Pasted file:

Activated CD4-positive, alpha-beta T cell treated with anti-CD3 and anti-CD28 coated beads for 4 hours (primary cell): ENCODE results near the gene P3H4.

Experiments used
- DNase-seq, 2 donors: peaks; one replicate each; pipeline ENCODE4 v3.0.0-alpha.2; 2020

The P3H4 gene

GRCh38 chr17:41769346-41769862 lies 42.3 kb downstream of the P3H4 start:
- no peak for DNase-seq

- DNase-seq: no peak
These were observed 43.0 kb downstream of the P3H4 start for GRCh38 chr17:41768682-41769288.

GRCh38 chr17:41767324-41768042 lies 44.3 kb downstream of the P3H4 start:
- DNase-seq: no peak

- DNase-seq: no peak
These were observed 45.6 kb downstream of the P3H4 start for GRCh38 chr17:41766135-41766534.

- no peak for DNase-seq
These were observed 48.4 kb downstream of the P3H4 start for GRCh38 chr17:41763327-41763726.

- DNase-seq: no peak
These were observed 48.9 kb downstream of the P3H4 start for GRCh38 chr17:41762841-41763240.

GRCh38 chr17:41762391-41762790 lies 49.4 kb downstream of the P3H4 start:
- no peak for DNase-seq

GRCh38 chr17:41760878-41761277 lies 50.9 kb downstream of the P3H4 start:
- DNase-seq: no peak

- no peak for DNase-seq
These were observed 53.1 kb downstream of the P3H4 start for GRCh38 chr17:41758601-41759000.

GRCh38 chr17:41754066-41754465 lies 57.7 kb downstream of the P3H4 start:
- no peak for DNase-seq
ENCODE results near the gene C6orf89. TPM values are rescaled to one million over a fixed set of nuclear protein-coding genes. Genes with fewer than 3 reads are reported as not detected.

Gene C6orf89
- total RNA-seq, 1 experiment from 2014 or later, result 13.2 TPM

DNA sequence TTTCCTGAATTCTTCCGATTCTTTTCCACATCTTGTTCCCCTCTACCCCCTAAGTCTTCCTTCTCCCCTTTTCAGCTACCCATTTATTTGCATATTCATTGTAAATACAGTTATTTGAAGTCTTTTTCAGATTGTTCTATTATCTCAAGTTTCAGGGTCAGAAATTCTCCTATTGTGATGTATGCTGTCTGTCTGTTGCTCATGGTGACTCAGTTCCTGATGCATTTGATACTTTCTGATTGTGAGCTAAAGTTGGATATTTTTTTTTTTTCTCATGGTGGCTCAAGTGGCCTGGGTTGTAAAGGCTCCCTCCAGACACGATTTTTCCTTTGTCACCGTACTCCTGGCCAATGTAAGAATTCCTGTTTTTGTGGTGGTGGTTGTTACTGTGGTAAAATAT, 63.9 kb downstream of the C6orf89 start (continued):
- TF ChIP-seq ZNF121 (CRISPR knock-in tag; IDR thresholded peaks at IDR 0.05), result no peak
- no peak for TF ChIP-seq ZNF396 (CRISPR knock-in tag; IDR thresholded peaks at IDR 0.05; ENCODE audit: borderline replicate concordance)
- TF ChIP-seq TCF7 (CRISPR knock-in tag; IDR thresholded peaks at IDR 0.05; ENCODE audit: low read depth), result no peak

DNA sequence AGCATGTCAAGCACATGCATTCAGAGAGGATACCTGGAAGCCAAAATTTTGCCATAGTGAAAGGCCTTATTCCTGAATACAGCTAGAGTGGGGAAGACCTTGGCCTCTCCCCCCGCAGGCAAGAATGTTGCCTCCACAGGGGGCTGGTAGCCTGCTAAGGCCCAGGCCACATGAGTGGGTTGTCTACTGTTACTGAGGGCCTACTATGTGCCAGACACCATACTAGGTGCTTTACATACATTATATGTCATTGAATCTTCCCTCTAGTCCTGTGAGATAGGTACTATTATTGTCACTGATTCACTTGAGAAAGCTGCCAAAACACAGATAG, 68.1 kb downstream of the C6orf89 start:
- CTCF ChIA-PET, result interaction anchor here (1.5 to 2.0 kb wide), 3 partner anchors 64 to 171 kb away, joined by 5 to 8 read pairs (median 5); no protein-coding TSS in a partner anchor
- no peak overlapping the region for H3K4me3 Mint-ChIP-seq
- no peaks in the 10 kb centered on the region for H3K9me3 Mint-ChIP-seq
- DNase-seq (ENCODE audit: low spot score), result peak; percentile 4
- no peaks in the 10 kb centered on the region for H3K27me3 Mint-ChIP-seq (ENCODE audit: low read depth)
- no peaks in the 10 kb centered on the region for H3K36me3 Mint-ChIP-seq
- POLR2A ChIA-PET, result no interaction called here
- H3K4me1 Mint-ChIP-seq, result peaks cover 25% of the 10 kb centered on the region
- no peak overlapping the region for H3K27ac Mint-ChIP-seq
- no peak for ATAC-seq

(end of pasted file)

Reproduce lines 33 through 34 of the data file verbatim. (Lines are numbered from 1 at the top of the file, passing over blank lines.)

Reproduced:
- CTCF ChIA-PET, result interaction anchor here (1.5 to 2.0 kb wide), 3 partner anchors 64 to 171 kb away, joined by 5 to 8 read pairs (median 5); no protein-coding TSS in a partner anchor
- no peak overlapping the region for H3K4me3 Mint-ChIP-seq